Considering I rarely take more than 30 minutes with any Guardian newspaper crossword, that this took me numerous visits over three hours or more must mean it was quite hard. Some entertaining clues but many of them more or less guessed and parsed afterwards.

  18. rrc says:

    On Saturday there was a Paul puzzle which I thoroughly enjoyed Today a crossword which is very very difficult Not sure how a compiler can vary the difficulty so much.

  19. Ian says:

    Thanks Manehi and Paul.

    Sometimes I am on “the wavelength”. Today I wasn’t. (perhaps the wavelength is subject to atmospheric interference).

    Only 9 clues solved agter one hour using the online version. Decided to visit Sidmouth for a day on the beach. Bought a Guardian and carried on.

    Another 2 hours + later I managed to finish it with no less than 3 answers all guessed remaining unparsed pace, 10a, 17ac, 17dn.

    Clearly the easy ones were relatively straightforward. Those such as INGRESS, LIFESAVER, ANSWER BACK and DIASTOLE are obvious examples.

    As Geoff (#3) says, there were some tricky constructions at work today and I’d rate this one as one of the harder Paul crosswords I have encountered in the last 18/24 months.

    Solving time approx 3 hrs 25 minutes.

  20. Wolfie says:

    A substandard offering today from Paul, with some very iffy clueing. in 15d ‘Videotape’ is a very dodgy synonym for ‘film’ – either as noun or verb. And the connected clue, 10ac, makes no sense. A videotape does not have a button. A videoplayer would have a slo-mo button. I agree with Geoff about ‘latrine’, and I thought the clueing of ‘Ferrari’ was strained. Sometimes I think Paul just tries too hard and sacrifices wit for cleverness. I did like ‘Poohsticks’ though.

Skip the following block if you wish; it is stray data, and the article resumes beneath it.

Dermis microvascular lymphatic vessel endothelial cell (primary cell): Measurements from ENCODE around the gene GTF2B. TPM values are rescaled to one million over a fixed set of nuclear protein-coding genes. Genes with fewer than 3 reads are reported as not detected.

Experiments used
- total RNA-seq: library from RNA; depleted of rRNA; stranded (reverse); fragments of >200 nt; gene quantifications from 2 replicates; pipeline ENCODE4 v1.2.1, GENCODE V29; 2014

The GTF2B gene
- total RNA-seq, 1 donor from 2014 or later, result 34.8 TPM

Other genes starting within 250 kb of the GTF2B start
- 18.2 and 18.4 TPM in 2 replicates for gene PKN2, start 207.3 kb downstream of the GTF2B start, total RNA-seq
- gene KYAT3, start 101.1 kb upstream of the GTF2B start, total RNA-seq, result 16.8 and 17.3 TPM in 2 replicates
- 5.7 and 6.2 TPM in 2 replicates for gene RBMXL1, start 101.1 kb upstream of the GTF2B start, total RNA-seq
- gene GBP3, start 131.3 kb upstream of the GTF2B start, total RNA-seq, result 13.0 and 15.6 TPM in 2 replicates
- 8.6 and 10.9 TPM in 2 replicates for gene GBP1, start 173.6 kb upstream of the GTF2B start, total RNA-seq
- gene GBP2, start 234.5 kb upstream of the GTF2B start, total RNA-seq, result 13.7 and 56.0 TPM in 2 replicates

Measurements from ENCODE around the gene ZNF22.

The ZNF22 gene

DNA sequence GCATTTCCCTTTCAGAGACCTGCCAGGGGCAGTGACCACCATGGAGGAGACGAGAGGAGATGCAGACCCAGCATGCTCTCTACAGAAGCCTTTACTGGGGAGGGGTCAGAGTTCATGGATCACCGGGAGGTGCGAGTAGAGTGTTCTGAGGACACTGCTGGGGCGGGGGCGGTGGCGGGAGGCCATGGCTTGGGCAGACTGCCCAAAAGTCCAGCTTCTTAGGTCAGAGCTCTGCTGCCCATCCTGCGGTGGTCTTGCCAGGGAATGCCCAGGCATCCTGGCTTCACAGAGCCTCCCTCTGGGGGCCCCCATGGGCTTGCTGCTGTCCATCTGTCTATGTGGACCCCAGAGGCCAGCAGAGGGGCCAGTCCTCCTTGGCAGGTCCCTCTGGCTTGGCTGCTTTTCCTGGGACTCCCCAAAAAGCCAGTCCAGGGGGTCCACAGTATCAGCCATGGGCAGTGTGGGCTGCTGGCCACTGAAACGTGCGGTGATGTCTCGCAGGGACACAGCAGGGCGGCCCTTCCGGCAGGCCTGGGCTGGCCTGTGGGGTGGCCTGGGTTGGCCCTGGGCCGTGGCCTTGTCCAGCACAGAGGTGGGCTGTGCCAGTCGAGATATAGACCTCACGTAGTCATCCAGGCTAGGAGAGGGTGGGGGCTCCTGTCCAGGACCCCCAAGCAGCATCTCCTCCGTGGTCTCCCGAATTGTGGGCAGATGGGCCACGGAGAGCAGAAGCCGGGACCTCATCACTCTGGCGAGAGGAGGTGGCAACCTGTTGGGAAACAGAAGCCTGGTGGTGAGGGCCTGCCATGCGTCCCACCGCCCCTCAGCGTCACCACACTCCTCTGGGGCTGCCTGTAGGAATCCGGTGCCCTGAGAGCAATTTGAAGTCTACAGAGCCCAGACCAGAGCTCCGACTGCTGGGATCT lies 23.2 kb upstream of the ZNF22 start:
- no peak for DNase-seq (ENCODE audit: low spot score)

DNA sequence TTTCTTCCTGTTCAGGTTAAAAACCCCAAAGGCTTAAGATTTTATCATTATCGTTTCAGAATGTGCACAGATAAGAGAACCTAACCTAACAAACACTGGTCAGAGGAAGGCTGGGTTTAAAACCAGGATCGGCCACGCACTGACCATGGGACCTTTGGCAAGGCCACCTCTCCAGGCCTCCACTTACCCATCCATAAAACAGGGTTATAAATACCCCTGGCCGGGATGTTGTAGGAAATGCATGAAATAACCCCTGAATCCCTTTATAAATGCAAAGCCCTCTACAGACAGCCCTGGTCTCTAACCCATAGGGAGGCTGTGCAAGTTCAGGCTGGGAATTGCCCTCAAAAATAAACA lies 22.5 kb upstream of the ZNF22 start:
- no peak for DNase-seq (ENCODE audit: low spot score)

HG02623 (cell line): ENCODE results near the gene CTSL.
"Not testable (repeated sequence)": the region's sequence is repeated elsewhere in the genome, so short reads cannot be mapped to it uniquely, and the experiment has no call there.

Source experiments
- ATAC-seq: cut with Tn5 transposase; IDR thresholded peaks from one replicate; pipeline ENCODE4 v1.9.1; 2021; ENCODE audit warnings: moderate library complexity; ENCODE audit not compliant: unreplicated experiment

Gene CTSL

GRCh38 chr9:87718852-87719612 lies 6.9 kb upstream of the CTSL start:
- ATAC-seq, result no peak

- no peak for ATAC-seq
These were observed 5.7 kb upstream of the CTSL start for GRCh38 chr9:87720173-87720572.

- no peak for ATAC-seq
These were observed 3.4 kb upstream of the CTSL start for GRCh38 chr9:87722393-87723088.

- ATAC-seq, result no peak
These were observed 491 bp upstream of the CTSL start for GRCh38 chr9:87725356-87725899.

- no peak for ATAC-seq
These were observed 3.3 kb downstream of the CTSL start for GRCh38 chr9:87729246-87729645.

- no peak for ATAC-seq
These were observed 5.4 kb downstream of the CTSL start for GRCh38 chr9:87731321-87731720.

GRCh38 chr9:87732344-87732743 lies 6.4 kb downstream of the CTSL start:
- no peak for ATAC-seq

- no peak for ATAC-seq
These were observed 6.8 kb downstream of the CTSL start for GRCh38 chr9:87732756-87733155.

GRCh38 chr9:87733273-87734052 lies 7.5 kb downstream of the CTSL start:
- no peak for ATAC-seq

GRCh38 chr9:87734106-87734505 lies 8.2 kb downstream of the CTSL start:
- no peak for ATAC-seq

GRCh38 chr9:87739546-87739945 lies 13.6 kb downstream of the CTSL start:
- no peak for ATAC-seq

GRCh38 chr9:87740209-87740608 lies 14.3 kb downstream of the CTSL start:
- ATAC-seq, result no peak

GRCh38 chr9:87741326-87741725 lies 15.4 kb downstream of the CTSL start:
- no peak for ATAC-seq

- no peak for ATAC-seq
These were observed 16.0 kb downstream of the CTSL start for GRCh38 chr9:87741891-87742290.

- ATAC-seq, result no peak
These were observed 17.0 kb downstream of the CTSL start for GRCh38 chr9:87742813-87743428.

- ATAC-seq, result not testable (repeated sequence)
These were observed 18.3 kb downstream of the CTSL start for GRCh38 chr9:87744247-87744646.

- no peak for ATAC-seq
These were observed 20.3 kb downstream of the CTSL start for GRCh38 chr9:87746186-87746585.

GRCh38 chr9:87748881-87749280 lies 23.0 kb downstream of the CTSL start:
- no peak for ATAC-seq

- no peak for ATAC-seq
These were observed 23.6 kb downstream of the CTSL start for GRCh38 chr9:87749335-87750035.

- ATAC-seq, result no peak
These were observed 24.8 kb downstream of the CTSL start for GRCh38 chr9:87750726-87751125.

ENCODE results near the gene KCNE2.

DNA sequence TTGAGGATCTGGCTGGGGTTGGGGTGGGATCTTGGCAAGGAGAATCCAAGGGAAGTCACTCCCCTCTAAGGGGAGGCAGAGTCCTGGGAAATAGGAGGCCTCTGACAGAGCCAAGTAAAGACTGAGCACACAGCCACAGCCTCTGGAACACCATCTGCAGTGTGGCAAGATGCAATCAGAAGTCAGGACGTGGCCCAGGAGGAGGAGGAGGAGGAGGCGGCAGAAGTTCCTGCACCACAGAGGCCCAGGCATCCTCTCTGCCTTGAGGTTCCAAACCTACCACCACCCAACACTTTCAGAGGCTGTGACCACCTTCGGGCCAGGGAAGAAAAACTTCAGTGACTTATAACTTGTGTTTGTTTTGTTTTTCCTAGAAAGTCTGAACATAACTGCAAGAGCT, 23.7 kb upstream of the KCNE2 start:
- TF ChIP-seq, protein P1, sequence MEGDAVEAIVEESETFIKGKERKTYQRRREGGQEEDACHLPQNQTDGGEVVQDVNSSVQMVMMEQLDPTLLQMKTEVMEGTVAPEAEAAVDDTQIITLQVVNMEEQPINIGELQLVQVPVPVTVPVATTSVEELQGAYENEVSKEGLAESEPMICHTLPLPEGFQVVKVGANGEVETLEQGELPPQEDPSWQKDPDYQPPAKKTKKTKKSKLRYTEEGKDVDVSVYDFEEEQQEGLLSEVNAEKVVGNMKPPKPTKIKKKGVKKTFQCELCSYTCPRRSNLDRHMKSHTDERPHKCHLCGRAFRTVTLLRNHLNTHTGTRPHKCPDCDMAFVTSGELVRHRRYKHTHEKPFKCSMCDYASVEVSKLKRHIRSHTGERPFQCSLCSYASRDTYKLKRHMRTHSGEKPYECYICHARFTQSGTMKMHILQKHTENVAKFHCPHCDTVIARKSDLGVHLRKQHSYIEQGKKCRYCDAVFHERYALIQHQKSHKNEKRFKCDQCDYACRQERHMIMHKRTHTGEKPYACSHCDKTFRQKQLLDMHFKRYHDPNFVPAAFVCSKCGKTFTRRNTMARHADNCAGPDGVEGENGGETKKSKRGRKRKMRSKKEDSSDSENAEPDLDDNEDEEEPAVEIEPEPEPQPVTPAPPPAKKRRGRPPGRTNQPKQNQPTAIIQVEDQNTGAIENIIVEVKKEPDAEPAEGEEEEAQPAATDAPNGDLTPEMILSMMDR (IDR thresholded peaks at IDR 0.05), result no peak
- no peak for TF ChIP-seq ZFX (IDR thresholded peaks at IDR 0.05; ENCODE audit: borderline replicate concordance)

21. Wolfie says:

    I meant to point out also in relation to 2d that an Anti-social behaviour order does not involve wearing a tag.

  22. William says:

    Grandpuzzler @9 & Geoff @11 – I think it was Terry Thomas who coined the phrase, “an absolute shower” in films like School for Scoundrels and so on in the 50s/60s.

    Thank you Manehi – got there eventually but needed your blog for the parsing.

  23. Andvari says:

    I usually like Paul’s offerings, I wouldn’t say it was overly trickier than some of his (though I still missed a couple). It was good in places, I liked 9 and 21/3 or example, but 10 was awful. I’m pretty sure it’s incorrect (videotape is either the physical film used to record on to, the cassette itself or a verb, none of which have any sort of button on them) and it’s not a great clue in any case (obviously it was one I didn’t get! Even with all the crossing letters…) I like it a lot more than Boatman’s yesterday though, overall.

  24. Martin P says:

    Fairly hard I thought too, but I’m not too bothered about “videotape”. The word has come to mean the modulation on the physical object as much as the latter, just as “film” now means the images, screenplay and plot as much as the acetate. Equally it now also means the machine on which the physical thing is played (like “cassette” does), so can have a slomo button. It’s only a crossword anyway, not a deed.

    Thanks for a worthy alternative to the snooker, Paul.

  25. gm4hqf says:

    Thanks Manehi & Paul

    Yes much better than yesterday although 17a beat me altogether.

    Like grandpuzzler@9 I misread the clue for 19a & could make no sense of it till I realised my mistake. Must get a new pair of reading glasses!

  26. Mick H says:

    Film=videotape is an interesting one. I think it doesn’t quite work as a definition. ‘Video’ on its own would be OK – “let’s watch a film/video/dvd” are fairly interchangeable. But you wouldn’t sit down to watch a ‘videotape’, so I think the word remains trapped in its technical meaning.